|On this page…|
To use the features of a Level-2 S-function with Fortran code, you must write a skeleton S-function in C that has code for interfacing to the Simulink® software and also calls your Fortran code.
Using the C MEX S-function as a gateway is quite simple if you are writing the Fortran code from scratch. If instead you have legacy Fortran code that exists as a standalone simulation, there is some work to be done to identify parts of the code that need to be registered with the Simulink software, such as identifying continuous states if you are using variable-step solvers or getting rid of static variables if you want to have multiple copies of the S-function in a Simulink model (see Port Legacy Code).
The file sfuntmpl_gate_fortran.csfuntmpl_gate_fortran.c contains a template for creating a C MEX-file S-function that invokes a Fortran subroutine in its mdlOutputs method. It works with a simple Fortran subroutine if you modify the Fortran subroutine name in the code. The template allocates DWork vectors to store the data that communicates with the Fortran subroutine. See How to Use DWork Vectors for information on setting up DWork vectors.
mex -setup needs to find the MATLAB®, C, and the Fortran compilers, but it can work with only one of these compilers at a time. If you change compilers, you must run mex -setup between other mex commands.
Test the installation and setup using sample MEX-files from the MATLAB, C, and Fortran MEX examples in matlabroot/extern/examples/mex, as well as S-function examples.
If using a C compiler on a Microsoft® Windows® platform, test the mex setup using the following commands and the example C source code file, yprime.c, in matlabroot\extern\examples\mex.
cd([matlabroot '\extern\examples\mex']) mex yprime.c
If using a Fortran compiler, test the mex setup using the following commands and the example Fortran source code files, yprime.F and yprimefg.F, in matlabroot\extern\examples\mex.
cd([matlabroot '\extern\examples\mex']) mex yprimef.f yprimefg.f
For more information, see Build MEX-File.
Your C and Fortran compilers need to use the same object format. If you use the compilers explicitly supported by the mex command this is not a problem. When you use the C gateway to Fortran, it is possible to use Fortran compilers not supported by the mex command, but only if the object file format is compatible with the C compiler format. Common object formats include ELF and COFF.
The compiler must also be configurable so that the caller cleans up the stack instead of the callee. Intel® Visual Fortran (the replacement for Compaq® Visual Fortran) has the default stack cleanup as the caller.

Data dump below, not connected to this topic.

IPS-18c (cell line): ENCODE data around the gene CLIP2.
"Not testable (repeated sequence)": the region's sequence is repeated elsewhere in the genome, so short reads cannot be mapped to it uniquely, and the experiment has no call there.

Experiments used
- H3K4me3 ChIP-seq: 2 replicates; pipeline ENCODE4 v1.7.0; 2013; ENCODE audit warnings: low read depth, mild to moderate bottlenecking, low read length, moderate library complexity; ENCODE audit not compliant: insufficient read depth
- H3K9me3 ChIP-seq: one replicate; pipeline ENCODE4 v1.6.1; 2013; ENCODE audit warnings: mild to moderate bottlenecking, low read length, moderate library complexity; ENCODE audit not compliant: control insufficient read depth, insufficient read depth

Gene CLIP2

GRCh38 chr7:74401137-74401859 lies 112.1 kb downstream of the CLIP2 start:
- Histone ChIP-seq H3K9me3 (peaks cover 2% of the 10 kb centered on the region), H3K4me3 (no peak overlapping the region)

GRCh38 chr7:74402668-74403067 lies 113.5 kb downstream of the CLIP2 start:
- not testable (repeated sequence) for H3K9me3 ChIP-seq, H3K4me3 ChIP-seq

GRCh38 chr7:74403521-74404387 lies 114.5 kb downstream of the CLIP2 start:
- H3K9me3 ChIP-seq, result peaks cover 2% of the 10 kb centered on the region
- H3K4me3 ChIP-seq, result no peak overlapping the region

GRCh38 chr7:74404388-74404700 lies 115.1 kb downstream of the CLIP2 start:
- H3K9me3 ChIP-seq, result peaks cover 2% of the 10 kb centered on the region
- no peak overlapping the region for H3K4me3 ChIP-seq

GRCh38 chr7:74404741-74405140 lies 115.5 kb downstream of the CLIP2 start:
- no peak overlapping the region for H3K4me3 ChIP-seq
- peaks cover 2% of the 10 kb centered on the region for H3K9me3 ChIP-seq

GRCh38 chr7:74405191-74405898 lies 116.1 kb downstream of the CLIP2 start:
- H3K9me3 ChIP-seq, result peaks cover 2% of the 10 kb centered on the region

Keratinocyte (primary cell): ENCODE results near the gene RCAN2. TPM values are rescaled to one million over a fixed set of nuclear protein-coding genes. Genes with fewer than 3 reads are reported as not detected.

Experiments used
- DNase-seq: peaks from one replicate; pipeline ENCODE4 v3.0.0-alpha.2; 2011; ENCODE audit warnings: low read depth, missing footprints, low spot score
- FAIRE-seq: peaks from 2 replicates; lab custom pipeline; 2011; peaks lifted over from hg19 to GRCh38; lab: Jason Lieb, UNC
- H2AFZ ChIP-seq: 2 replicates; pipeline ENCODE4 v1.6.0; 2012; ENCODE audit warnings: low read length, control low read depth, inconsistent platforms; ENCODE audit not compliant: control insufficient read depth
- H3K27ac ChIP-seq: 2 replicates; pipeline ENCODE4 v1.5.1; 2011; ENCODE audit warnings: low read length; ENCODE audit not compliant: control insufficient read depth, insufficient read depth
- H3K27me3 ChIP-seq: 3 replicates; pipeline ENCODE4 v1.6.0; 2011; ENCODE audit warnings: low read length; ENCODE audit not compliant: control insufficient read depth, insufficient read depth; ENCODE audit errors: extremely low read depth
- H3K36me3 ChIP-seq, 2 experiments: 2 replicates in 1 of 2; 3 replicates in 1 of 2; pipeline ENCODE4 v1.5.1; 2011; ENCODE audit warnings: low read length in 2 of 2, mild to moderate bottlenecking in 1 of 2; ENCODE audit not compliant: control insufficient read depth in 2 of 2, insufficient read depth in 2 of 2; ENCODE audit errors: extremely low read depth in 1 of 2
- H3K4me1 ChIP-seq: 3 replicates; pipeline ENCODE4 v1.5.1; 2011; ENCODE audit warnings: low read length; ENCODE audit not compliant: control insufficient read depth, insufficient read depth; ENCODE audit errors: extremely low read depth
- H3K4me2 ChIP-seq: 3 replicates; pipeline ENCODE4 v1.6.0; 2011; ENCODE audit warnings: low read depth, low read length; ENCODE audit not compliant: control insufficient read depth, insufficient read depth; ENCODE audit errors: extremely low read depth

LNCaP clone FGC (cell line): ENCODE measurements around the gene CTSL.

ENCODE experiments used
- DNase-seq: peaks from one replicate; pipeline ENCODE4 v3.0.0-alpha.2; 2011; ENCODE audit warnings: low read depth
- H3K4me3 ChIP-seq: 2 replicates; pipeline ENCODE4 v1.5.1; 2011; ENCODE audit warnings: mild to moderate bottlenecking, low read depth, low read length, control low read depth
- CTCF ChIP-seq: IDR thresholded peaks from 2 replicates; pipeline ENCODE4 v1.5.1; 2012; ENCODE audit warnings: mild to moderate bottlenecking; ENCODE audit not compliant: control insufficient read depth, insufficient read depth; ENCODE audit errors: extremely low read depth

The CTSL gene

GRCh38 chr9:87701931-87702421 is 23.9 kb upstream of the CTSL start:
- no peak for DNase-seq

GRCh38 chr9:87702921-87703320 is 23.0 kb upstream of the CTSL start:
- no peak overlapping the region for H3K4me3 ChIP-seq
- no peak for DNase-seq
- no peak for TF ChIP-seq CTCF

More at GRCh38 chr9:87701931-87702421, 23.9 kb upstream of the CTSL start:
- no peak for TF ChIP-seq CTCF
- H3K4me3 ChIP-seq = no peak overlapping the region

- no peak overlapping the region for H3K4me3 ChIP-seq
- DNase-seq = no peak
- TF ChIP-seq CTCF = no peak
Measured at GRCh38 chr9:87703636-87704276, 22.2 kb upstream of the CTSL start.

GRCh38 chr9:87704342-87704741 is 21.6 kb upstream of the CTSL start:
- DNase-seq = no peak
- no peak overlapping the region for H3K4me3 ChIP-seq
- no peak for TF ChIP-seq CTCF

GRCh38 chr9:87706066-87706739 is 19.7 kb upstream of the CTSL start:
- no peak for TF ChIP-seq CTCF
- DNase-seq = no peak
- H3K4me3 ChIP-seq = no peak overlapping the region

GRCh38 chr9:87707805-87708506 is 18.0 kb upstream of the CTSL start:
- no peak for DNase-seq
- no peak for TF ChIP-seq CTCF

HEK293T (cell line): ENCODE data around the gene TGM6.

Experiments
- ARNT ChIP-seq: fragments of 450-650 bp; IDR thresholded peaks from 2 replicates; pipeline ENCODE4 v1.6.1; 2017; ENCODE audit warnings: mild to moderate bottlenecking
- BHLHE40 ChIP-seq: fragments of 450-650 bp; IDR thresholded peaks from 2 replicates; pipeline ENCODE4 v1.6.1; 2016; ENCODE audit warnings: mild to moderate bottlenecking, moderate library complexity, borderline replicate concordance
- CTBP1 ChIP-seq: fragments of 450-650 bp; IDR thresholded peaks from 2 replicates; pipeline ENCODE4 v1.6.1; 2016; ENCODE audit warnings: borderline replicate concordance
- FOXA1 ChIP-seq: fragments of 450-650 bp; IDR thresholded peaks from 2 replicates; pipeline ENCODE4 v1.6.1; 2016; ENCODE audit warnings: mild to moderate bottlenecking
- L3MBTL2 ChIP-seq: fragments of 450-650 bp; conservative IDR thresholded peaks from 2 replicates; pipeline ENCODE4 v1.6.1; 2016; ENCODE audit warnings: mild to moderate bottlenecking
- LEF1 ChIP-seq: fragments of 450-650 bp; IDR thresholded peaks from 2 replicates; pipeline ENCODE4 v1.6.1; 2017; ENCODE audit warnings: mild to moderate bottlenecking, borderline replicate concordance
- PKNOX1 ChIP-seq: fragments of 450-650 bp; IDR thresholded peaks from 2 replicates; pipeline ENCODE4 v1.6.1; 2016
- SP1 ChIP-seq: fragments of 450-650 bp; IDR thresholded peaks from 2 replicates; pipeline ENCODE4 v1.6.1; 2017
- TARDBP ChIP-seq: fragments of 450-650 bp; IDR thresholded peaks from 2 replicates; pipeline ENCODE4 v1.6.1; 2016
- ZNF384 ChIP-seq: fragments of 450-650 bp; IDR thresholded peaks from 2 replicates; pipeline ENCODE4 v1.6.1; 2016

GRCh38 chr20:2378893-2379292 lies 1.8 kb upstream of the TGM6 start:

Symbol decorations can cause run-time errors. For example, g77 decorates subroutine names with a trailing underscore when in its default configuration. You can either recognize this and adjust the C function prototype or alter the Fortran compiler's name decoration policy via command-line switches, if the compiler supports this. See the Fortran compiler manual about altering symbol decoration policies.
If all else fails, use utilities such as od (octal dump) to display the symbol names. For example, the command
od -s 2 <file>
lists strings and symbols in binary (.obj) files.
These binary utilities can be obtained for the Windows platform as well. The MKS, Inc. company provides commercial versions of powerful utilities for The Open Group UNIX® platforms. Additional utilities can also be obtained free on the Web. hexdump is another common program for viewing binary files. As an example, here is the output of
od -s 2 sfun_atmos_for.o
on a Linux® platform.
0000115 E¨ 0000136 E¨ 0000271 E¨" 0000467 ˙E¨@ 0000530 ˙E¨ 0000575 E¨ E 5@ 0001267 CfƒVC- :C 0001323 :|.-:8˘#8 Kw6 0001353 ?333@ 0001364 333 0001414 01.01 0001425 GCC: (GNU) egcs-2.91.66 19990314/ 0001522 .symtab 0001532 .strtab 0001542 .shstrtab 0001554 .text 0001562 .rel.text 0001574 .data 0001602 .bss 0001607 .note 0001615 .comment 0003071 sfun_atmos_for.for 0003101 gcc2_compiled. 0003120 rearth.0 0003131 gmr.1 0003137 htab.2 0003146 ttab.3 0003155 ptab.4 0003164 gtab.5 0003173 atmos_ 0003207 exp 0003213 pow_d
Note that Atmos has been changed to atmos_, which the C program must call to be successful.
With Visual Fortran on 32-bit Windows machines, the symbol is suppressed, so that Atmos becomes ATMOS (no underscore).
Fortran math library symbols might not match C math library symbols. For example, A^B in Fortran calls library function pow_dd, which is not in the C math library. In these cases, you must tell mex to link in the Fortran math library. For gcc environments, these routines are usually found in /usr/local/lib/libf2c.a, /usr/lib/libf2c.a, or equivalent.